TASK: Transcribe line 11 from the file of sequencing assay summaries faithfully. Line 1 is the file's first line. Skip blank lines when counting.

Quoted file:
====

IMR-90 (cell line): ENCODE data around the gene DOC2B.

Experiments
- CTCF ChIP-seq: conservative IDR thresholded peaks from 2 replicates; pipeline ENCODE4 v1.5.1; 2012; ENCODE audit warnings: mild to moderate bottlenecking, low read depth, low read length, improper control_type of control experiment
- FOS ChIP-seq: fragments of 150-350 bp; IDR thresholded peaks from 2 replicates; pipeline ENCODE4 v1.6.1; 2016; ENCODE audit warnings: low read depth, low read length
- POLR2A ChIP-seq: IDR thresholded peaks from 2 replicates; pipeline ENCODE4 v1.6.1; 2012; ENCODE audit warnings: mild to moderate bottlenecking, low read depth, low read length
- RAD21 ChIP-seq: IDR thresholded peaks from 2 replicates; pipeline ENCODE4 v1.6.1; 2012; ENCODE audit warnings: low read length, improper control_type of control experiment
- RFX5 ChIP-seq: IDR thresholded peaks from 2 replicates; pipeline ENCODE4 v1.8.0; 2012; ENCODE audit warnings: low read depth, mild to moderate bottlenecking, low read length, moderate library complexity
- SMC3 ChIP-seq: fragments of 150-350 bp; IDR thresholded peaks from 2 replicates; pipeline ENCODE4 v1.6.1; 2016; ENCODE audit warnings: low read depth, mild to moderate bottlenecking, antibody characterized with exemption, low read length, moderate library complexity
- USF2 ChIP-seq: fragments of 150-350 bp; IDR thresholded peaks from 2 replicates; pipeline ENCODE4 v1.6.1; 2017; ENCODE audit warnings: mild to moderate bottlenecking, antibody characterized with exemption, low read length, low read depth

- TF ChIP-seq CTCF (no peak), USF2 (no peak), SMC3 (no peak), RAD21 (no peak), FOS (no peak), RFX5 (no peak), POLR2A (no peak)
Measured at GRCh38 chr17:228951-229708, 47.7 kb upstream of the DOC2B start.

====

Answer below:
Measured at GRCh38 chr17:228951-229708, 47.7 kb upstream of the DOC2B start.